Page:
Key to Umbria: Assisi

Oratorio di San Crispino (14th century)

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The oratory, which dates back to at least the 14th century, was first documented:

  1. in 1424, when a document was notarised “ante maiestatem fraternitatis disciplinatorum s. Marie episcopatus” (in front of the Maestà of the Confraternity of Santa Maria del Vescovado); and

  2. in 1426, when the “fraternitatis disciplinatorum s. Marie episcopatus sub vocabulo s. Blaxii nuncupata” (the Confraternity of Santa Maria del Vescovado, also called that of St Blaise) held a chapter meeting here.  

This confraternity seems to have been formed by two originally separate organisations:

  1. the Confraternity of Santa Maria del Vescovado or di Santa Maria Maggiore, which was first documented in 1354; and

  2. the Confraterni di San Biaggio, whose patron was St Blaise, the patron saint of the wool workers who worked at nearby Fonte Moiano.

Bishop Nicolò Sermattei suppressed the confraternity in 1772.  In 1790, Bishop Carlo Zangari transferred the oratory to the Confraternita dei SS Crispino e Crispiniano (Shoemakers’ Guild). which had no seat at that time. 

The oratory was sold into private ownership in the early 20th century and is now a hotel, the Residenza d’ Epoca San Crispino.

Frescoes in the Aedicule (ca. 1330)


As noted above, the frescoes that survive in situ in the shrine above the portal of the oratory were documented in 1424.  They are attributed to the Maestro di San Crispino.  They depict:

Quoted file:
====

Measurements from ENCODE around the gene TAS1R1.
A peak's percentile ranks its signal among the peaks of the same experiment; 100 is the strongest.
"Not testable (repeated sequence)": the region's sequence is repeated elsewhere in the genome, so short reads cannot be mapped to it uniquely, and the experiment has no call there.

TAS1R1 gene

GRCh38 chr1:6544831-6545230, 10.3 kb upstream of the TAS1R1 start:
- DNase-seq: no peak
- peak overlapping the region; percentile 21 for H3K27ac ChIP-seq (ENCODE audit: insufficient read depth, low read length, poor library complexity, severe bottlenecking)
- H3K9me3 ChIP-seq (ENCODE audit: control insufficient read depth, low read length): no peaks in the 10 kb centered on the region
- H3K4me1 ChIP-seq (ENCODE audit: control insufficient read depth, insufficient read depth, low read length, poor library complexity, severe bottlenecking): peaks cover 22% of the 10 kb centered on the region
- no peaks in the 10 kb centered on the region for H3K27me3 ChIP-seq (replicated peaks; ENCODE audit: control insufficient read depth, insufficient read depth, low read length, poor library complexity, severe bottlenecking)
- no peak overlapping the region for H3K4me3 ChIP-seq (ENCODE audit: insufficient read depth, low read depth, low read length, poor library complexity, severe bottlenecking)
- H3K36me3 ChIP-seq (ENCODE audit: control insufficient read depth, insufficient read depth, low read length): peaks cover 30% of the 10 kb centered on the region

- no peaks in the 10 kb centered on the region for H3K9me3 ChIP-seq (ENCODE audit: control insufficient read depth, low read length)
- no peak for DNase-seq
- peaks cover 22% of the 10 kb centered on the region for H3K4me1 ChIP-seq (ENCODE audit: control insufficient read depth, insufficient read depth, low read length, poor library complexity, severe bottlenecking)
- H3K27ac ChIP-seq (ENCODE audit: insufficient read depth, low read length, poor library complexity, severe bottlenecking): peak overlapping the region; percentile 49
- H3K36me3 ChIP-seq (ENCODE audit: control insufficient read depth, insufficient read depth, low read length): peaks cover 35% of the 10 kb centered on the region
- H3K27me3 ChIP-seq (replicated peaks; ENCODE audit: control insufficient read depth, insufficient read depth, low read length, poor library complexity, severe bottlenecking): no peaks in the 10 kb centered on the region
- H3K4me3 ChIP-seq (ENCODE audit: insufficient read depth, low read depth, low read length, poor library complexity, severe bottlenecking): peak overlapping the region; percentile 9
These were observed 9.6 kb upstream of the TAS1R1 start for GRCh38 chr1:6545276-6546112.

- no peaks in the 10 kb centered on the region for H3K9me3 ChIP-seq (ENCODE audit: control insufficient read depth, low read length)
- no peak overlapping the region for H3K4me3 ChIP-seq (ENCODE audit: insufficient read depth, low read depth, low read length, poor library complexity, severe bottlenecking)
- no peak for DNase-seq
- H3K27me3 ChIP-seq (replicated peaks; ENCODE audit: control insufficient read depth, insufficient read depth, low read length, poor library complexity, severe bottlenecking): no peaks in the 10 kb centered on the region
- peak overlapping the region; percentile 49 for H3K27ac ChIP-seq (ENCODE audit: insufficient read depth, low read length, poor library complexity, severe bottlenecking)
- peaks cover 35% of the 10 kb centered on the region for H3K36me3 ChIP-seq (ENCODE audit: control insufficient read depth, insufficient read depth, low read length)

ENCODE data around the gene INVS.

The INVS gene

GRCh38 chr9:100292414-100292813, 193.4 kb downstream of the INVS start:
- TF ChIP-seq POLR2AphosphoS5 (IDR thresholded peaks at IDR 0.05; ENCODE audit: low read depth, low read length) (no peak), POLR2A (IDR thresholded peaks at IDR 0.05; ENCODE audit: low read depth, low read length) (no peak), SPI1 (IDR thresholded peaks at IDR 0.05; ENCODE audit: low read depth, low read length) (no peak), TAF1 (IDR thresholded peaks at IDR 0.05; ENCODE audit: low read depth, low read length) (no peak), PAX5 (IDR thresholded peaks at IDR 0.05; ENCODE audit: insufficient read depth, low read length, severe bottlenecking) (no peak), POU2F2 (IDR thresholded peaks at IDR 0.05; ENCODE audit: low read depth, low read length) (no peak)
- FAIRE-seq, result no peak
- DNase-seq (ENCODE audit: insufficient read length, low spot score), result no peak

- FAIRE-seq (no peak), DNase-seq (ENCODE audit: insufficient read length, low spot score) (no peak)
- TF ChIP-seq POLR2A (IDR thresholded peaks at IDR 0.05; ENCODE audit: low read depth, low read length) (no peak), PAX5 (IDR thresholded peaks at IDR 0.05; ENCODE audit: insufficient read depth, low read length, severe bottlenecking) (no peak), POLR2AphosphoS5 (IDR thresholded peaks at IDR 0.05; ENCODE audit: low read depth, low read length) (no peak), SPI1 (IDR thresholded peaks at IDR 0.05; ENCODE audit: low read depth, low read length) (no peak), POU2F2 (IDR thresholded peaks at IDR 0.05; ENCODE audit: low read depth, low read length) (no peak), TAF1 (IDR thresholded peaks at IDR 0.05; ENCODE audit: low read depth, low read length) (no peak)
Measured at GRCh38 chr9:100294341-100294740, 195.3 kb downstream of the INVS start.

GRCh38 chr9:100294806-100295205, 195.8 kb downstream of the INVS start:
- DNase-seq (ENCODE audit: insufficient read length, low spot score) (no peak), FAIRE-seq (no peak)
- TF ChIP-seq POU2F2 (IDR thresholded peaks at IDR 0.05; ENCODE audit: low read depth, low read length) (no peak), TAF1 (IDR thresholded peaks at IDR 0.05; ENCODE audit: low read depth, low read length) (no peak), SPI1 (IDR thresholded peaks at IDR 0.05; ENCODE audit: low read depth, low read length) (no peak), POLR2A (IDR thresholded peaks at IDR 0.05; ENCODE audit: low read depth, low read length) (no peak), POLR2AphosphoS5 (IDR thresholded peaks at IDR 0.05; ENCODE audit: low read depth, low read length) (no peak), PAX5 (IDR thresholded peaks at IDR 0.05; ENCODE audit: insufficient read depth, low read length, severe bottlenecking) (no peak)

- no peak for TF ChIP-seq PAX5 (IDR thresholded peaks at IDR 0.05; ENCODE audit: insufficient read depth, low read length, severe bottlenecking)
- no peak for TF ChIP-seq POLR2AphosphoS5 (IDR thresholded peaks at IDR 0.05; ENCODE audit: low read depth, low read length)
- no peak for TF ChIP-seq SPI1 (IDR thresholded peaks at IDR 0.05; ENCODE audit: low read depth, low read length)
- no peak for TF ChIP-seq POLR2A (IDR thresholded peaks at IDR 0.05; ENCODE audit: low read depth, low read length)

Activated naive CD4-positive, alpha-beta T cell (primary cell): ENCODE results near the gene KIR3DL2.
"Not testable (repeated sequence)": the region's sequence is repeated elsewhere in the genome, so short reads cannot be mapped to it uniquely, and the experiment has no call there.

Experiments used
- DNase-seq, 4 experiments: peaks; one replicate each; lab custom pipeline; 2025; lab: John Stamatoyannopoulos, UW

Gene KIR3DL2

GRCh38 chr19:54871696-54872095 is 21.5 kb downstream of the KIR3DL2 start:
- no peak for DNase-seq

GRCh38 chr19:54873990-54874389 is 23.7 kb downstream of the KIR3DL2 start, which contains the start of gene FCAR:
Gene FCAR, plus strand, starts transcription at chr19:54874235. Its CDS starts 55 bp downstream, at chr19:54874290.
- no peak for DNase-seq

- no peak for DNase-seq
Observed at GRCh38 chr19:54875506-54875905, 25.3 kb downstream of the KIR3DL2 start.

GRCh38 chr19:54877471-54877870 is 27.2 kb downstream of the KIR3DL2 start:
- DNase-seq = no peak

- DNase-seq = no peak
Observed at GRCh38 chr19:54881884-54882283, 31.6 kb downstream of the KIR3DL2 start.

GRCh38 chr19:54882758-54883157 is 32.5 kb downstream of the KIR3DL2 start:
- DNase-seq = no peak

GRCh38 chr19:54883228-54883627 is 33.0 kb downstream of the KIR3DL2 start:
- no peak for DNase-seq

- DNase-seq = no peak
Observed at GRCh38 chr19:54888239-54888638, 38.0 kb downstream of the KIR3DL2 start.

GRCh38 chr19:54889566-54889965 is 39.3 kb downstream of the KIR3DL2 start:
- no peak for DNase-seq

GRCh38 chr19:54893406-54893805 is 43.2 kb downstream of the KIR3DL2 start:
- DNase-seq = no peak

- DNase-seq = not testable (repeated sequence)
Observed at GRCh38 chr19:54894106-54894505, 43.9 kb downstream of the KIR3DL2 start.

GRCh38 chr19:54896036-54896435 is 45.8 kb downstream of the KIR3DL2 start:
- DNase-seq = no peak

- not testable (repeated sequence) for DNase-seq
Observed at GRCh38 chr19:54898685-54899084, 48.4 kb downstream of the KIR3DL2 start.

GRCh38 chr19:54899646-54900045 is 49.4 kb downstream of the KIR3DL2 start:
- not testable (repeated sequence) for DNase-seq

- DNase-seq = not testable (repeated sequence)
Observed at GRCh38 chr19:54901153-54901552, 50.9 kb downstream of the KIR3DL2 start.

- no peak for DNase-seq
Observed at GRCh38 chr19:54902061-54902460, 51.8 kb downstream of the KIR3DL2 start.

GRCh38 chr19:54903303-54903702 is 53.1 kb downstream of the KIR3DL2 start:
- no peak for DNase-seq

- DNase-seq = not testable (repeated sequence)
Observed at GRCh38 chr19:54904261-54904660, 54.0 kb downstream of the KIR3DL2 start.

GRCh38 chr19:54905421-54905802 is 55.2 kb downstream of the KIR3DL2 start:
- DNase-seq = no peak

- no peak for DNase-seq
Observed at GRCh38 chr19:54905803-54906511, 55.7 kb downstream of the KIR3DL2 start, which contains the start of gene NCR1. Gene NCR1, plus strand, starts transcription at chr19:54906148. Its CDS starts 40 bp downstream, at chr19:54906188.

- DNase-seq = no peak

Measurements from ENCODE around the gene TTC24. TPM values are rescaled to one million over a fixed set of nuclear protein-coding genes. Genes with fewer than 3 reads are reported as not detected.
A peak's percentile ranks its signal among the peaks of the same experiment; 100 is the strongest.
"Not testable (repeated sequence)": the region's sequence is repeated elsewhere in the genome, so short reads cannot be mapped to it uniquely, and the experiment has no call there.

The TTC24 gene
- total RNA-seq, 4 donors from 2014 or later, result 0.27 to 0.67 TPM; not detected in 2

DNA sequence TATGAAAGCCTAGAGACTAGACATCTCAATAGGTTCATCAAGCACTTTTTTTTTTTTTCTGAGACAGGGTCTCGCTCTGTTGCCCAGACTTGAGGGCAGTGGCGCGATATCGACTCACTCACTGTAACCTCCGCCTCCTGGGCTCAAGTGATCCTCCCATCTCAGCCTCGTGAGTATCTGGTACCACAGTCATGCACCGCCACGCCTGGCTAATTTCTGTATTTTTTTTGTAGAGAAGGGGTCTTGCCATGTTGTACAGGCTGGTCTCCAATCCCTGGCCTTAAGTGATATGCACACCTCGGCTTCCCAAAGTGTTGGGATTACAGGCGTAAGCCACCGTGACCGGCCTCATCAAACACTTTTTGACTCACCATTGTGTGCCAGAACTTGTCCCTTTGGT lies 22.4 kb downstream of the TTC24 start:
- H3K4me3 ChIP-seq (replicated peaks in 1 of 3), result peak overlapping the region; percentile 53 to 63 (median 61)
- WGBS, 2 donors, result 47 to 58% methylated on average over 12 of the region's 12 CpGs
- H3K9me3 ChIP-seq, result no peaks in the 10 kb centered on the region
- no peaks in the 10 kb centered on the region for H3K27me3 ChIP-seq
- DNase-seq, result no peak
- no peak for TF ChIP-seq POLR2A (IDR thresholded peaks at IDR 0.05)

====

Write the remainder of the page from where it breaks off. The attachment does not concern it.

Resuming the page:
1. the Madonna and Child enthroned with SS Francis and Clare and members of the confraternity, dressed in white robes;

  2. the Lamb of God, above

  3. St Blaise, holding the wool carding comb that was the instrument of his martyrdom, to the left; and

  4. an unidentified saint, perhaps St John the Baptist, to the right. 

There is a damaged fresco of St Christopher to the left of the shrine.

Art from the Oratory in the Pinacoteca

The following works from the oratory are in the Pinacoteca Comunale:

Crucifixion (early 14th century)

In this fragment of the lower part of a fresco of the Crucifixion, a female saint (probably St Elizabeth of Hungary) and two groups of devotees kneel at the foot of the Cross.

Frescoes (mid 14th century)

These frescoes from the refectory include:


  1. the autograph works of the so-called Maestro di San Crispino,

  2. St Onuphrius as a hermit, with a kneeling donor; and

  3. St Blaise with the instrument of his martyrdom (a wool carder’s comb);


  1. two works attributed to Pace di Bartolo:

  2. the agony in the garden; and

  3. a fragment of the Madonna and Child with angels; 

  4. the Redeemer blessing (in a tondo), attributed to Puccio Capanna; and

  1. God the Father (in very poor condition), by Matteo da Gualdo.

Processional Banner (ca. 1462)  



The two sides of this banner have been transferred onto separate canvases and are now in the Pinacoteca.